Polyfab Plastic Industry LLC is a leading manufacturer of sustainable and superior-quality plastic pipes and piping solutions in the United Arab Emirates and the Middle East. As part of our commitment to provide reliable, end-to-end plastic piping solutions in the UAE, we are happy to answer any piping-related questions you might have to help you achieve superior results in your projects.
Below are answers to the most frequently asked questions about PVC and HDPE pipes.
Polyvinyl chloride (PVC) and high-density polyethylene (HDPE) are two of the most common types of plastic pipes. A U.S. Trenchless Technology survey even showed PVC and HDPE as the top two choices by sewer system operators and engineers in most piping categories.
PVC and HDPE are used in a wide range of applications. PVC is used in plumbing and drinking water supply lines, above-ground and below-ground drainage, ventilation and exhaust systems, and electrical cable insulation.
HDPE pipes have long been used in gas, oil, and mining operations. They can transport potable water, wastewater, chemicals, slurries, compressed gases, and hazardous wastes. They are also used in firefighting, drainage, and ducting applications.
Polyvinyl chloride or PVC pipes and fittings are made by combining chlorine (usually derived from salt) with ethylene (typically derived from oil-based hydrocarbon feedstock) to produce vinyl chloride monomer (VCM). This monomer is turned into polyvinyl chloride through a polymerization process involving heat, pressure, and the action of a catalyst
High-density polyethylene or HDPE pipes and fittings, meanwhile, are made through petroleum cracking, a process that involves the application of intense heat. This creates ethylene gas molecules. Upon the application of a catalyst, the carbon atoms in the ethylene molecules form a chain, producing the polymer polyethylene.
Which type of pipe (HDPE or PVC) is best depends on the application. In some cases, PVC is better, while in others, HDPE is the better choice. That said, HDPE and PVC are both excellent materials for infrastructure and construction because of their inertness (which means they won’t react to most chemicals), exceptional durability, and outstanding resistance to corrosion and the buildup of biological and chemical contaminants.
Generally speaking, HDPE is softer and more flexible than PVC. Therefore, HDPE is better for lower-pressure applications and tight-bending radius installations. HDPE, while having a lower static water pressure class than PVC, also has a higher resistance to water hammer and fatigue. That said, PVC is stiffer and tougher than HDPE. As such, PVC pipes may be the better option for direct burial installation.
The stiffness or rigidity of PVC pipes makes them versatile enough for direct connections with non-PVC and non-plastic materials. For instance, you can connect a PVC pipe directly with a copper water valve. HDPE pipes, meanwhile, cannot make such direct connections; you must use a stiffening ring or a similar adapter to connect HDPE pipes to non-plastic components.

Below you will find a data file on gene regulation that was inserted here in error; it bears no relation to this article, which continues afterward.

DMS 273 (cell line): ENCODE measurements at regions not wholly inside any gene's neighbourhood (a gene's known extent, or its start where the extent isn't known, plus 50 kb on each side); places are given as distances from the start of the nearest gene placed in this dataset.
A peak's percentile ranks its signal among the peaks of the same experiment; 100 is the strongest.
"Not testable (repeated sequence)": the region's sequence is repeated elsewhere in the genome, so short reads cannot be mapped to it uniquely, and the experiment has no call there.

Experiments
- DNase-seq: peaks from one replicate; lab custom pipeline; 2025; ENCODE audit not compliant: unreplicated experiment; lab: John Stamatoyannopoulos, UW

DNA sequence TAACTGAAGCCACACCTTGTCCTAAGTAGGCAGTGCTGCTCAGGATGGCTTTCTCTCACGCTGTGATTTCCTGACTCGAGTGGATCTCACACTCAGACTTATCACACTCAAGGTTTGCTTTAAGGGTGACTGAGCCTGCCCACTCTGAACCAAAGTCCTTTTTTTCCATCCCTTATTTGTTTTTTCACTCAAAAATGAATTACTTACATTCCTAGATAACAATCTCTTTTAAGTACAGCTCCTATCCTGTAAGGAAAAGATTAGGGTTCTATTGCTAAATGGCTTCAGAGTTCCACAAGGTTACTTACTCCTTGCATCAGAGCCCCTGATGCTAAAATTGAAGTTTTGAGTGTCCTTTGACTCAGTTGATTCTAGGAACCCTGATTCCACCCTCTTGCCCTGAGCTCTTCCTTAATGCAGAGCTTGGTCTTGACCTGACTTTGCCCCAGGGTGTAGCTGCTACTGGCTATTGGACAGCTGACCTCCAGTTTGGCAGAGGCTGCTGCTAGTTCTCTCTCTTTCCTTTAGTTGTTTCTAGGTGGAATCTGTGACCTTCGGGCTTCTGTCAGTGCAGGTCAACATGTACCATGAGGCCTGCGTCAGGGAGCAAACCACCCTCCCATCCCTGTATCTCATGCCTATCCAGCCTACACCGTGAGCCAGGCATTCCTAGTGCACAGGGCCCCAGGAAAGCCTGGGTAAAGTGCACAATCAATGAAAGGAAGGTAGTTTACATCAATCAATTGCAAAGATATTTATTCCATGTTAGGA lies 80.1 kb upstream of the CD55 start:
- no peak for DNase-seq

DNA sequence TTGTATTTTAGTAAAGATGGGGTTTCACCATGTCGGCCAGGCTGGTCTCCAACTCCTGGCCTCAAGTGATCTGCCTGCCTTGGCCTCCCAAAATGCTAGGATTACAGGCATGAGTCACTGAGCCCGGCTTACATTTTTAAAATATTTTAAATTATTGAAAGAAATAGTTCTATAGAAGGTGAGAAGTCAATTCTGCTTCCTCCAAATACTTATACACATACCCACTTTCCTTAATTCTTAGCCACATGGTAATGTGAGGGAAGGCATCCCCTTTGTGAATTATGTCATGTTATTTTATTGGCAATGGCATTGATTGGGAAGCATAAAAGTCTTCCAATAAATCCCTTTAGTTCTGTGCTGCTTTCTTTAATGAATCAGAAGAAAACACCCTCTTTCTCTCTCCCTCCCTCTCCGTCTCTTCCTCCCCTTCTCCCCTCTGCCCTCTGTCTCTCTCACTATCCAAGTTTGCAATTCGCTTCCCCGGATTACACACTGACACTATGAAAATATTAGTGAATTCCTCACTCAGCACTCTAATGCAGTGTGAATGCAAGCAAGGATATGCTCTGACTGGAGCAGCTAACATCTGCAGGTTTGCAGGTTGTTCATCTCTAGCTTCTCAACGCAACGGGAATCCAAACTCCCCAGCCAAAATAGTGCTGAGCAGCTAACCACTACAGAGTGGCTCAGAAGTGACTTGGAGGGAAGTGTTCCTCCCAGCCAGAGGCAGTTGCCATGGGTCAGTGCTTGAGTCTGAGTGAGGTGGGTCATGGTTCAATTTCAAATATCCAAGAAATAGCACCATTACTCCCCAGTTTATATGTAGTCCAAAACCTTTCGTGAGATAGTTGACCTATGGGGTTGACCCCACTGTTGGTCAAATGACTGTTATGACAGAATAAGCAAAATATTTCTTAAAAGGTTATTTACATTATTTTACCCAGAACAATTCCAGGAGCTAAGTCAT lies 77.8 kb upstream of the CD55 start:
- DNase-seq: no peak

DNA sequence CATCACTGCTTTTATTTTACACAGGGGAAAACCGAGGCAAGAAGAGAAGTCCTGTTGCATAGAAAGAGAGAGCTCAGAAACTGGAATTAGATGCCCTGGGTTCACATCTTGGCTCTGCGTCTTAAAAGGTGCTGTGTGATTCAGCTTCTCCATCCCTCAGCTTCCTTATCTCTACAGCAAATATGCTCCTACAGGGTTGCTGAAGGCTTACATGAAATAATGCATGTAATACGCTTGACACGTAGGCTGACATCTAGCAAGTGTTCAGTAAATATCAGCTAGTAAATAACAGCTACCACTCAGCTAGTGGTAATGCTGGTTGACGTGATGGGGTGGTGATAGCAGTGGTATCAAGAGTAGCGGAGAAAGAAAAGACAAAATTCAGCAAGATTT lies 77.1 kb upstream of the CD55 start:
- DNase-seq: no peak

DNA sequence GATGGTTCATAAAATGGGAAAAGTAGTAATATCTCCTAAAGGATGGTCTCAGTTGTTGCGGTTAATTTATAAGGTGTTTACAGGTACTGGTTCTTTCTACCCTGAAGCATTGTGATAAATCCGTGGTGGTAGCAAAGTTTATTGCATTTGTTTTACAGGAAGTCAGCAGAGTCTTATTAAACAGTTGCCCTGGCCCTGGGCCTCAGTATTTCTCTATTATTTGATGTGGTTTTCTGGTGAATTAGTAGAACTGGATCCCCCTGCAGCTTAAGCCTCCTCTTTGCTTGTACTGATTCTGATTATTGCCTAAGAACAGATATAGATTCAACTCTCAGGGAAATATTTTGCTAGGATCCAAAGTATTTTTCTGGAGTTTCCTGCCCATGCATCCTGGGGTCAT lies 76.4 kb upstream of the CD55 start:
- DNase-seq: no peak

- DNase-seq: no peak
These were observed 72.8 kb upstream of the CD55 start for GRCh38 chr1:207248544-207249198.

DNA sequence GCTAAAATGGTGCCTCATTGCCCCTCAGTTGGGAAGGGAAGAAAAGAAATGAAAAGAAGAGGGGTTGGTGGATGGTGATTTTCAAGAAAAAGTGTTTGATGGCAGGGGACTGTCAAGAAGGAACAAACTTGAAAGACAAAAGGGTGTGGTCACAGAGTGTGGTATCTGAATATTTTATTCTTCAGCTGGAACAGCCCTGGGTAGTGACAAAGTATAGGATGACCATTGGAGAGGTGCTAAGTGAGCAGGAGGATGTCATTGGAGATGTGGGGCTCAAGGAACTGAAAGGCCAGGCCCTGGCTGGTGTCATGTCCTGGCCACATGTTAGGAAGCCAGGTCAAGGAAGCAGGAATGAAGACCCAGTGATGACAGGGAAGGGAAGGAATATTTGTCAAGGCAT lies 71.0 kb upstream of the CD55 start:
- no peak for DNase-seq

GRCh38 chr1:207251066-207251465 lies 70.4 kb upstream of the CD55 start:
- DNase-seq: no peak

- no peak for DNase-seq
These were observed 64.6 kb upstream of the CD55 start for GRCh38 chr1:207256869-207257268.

That said, HDPE joints have better integrity than PVC joints. PVC joints are prone to leaking, especially for connections made to non-plastic components. In contrast, HDPE pipes can be fused (e.g., electrofusion, butt fusion), allowing one to create a monolithic, leak-free pipe string that may be pulled along in horizontal directional drilling, slip lining, and other trenchless installation strategies.
Plastic pipes and plastic piping accessories may be better than metal pipes in most cases, particularly in plumbing, sewer systems, and gas and mining applications. There are several reasons for this. Plastic pipes are corrosion-resistant, chemically inert, lightweight, and very durable. These characteristics give plastic pipes a number of advantages over metal pipes.
For one, plastic pipes won’t rust. They are chemically inert, so they can withstand most acids, bases, and salts. In contrast, chemical pipes are prone to corrosion from the outside and inside. Over time, corrosion inside metal pipes can lead to contamination, which can, in turn, lead to fixture damage and even safety issues. In severe cases, corrosion can cause pipes to burst.
Plastic pipes are also lightweight and easier to work with than metal pipes. Thus, one needs fewer personnel to install plastic pipes, which means lower installation costs. Additionally, plastic pipes cost less than metal pipes, with PVC being one of the most inexpensive piping materials around.
What is the lifespan of PVC pipes? According to the Water Research Foundation, properly designed and correctly installed PVC pipes can easily last 100 years and longer. How about HDPE pipes; how long will HDPE pipes last? HDPE pipes also have an estimated service life of 100 years.
In short, both PVC pipes and HDPE pipes can be expected to last 100 years or more in service. Of course, this general figure can become shorter or longer depending on the actual application, service conditions (including ultraviolet radiation exposure, soil and traffic load, weather conditions), and specific (as manufactured) pipe capacity.
Polyfab Plastic Industry LLC is the preferred provider in the UAE for projects that require plastic piping, fusion machines, and expert on-site plastic pipe installation support. Established in 2005, the company’s state-of-the-art manufacturing facility in Ajman has its own product development and prototyping team as well as an in-house testing laboratory to ensure our piping systems comply with relevant international standards.
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